TRACKING THE MUSE | KATHY DAVIS
Guns, Tea, and Eating Chicken
The writing workshop instructor rests his hand gently between my shoulder blades, ready to brace me against the kick of the MP5. Shooting guns—you need to know how if you’re going to write about it, he’d said before leading our class up to this firing range hacked out of a West Virginia mountainside. It’s not something I’d ever planned to write about, but how could any poet turn down such an opportunity to add to his or her arsenal of subject matter.
Orange foam plugs in my ears, sunglasses on, I start with a single pulse of the trigger. Wham, thrown off my stance, I’m grateful for the steady hand behind. The next one I’m prepared for. Then the automatic: the submachine gun a wild animal writhing between my hands, the cardboard target pulsing in the dust. Thirty rounds of ammunition. Frightening how thrilling it is, harnessing that power to annihilate.
“. . . Unforgettable” reads my coffee cup, as I write about that experience now. The clunky off-white porcelain cup is a cousin of Fred the Mug. Fred’s journeys are chronicled in a photo journal at the café where I write. There he is filled with a margarita in Florida, floating on a lake in Montana, propped on a curb in Manhattan . . . will work for latte. Fred could be a writer the way he’s out there shamelessly gathering material.
My muse travels too, no longer waiting at my desk at home. A new job has rudely taken over the space with neon-colored post-it notes filled with to-do’s.
Review proposal Call Norm Work on mailing list Draft agenda
She fled in the face of so many uncompleted tasks. I finally tracked her to the coffee house in the next town over. I can see why she likes it here. The café is full of found stuff: discarded kitchen tables and chairs, spring-shot upholstered sofas. She’s devoted to a heavily scarred gateleg table and a wheatsheaf chair with a faded red and blue striped seat. Magic can happen only if they’re available, so there is always a tense moment as I cross the threshold: Has anyone else grabbed them?
That’s just part of the ritual though. It must be early morning. I must have something to read, a new poet or a book of essays. The tea has to be jasmine, and it’s auspicious if Bert is behind the counter to fix it.
A silly process but it works—at least for now— and like a shaman’s drumbeat, it gains power through repetition. The more regularly I enact it, the more likely the muse is to appear. If everything is just right, I’ll be able to think of six impossible things before breakfast, flush out a new poem or hit on a revision that finally makes everything on the page click into place.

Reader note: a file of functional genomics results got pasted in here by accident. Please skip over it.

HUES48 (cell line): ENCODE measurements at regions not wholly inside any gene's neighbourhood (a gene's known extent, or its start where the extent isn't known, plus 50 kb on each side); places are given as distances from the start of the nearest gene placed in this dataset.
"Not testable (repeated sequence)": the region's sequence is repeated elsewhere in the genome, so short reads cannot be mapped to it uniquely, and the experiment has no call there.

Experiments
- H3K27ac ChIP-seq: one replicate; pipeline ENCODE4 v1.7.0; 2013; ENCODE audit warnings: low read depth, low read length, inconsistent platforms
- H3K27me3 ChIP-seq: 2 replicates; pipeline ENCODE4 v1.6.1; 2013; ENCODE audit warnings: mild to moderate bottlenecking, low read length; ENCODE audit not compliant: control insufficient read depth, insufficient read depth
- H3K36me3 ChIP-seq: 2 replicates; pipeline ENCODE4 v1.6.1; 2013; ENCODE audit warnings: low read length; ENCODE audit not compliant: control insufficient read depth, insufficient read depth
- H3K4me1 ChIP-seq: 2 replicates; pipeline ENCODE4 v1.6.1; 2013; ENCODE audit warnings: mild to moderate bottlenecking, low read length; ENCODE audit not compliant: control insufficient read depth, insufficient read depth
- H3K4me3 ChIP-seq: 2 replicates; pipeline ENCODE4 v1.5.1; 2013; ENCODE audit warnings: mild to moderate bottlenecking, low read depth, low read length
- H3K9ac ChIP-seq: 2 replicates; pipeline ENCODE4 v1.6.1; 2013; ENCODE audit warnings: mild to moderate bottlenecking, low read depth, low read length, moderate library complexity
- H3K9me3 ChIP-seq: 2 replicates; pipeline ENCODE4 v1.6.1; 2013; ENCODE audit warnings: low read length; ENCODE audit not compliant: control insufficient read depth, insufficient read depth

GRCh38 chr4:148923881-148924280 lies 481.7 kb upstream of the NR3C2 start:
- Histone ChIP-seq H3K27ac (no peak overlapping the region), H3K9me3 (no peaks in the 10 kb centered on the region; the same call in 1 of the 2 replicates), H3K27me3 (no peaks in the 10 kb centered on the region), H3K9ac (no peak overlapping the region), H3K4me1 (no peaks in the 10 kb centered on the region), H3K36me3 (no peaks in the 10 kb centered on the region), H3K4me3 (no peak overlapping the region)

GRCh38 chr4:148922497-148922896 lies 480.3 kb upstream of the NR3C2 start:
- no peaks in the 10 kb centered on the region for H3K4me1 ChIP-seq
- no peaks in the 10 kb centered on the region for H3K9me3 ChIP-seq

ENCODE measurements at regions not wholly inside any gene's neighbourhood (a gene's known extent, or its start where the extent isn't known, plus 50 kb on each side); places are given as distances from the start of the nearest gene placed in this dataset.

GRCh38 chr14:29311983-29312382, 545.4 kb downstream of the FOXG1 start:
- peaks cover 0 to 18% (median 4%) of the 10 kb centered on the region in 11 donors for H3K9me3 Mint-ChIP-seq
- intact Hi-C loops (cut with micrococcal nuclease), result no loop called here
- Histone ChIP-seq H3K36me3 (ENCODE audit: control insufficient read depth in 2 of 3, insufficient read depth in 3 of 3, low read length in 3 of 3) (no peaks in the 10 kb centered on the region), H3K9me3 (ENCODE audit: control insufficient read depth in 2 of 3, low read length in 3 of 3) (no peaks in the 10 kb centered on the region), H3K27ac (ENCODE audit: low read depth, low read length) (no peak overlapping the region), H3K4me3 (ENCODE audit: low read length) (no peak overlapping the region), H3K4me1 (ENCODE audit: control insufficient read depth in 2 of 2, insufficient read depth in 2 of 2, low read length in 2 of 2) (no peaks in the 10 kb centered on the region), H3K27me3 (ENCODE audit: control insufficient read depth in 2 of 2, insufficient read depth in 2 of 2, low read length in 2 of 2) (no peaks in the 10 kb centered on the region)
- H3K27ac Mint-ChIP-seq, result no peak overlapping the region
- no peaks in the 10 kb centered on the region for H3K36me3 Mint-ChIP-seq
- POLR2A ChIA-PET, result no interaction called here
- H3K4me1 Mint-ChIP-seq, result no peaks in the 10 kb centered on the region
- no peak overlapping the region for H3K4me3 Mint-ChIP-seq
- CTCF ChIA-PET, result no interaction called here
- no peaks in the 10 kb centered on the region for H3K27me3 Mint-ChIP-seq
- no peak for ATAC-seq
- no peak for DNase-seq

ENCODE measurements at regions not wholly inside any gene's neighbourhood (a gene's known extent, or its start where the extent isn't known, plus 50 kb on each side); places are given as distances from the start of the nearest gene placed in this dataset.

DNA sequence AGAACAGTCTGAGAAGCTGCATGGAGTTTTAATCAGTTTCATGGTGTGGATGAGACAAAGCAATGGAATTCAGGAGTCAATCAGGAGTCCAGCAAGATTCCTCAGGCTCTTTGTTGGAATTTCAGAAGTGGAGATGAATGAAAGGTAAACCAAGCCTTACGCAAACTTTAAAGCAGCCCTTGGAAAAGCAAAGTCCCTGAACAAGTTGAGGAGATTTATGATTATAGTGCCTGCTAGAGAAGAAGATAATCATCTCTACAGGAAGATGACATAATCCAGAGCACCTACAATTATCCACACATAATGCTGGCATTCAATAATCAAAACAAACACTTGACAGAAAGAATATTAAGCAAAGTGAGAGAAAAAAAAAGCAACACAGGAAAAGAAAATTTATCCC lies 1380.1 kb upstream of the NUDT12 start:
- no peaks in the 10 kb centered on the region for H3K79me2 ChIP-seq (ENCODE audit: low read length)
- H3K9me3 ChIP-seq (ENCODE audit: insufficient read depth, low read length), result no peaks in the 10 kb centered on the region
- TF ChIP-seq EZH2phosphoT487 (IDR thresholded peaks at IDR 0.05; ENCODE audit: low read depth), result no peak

Still, there’s no guarantee, and mostly I wait. Write and wait. So far nothing substantial has come of the gun experience, and it could be years before it surfaces in the right poem. Same with the handmade sign in front of a farm house I pass on the way here: “EATING CHICKEN.” (Is “eating” meant to be an adjective or a verb? More fun to think it’s a verb, the family inside never leaving the table, surrounded by discarded bones.)
Writing Is a Verb. At least that’s the title of a new “how-to” guide. Notes I have from a fiction writer’s lecture say what you need are: a subject, something to say, a reason, and occasion to say it. I can have all of that and write and write and write… and still nothing happens. Where’s the magic?
The best writing advice I ever got was from a more experienced poet who said: “Number 1: Don’t do lunch.” I don’t think she meant never do lunch, but those three words say everything about priorities, the value of unstructured time, the solitary nature of attending to the muse.
“I wish we had DSL,” the flip-flopped teenage boy following his mother out of the café is saying. “It’s so much faster.” She rummages her purse for her keys as she walks, distracted. “I saw this smart house,” he continues, waving his arms in excitement. “It’s the house I really wish I could have, except it’s got to have a secret underground bunker.”
I think I’ll write that down, play with it awhile, see what happens.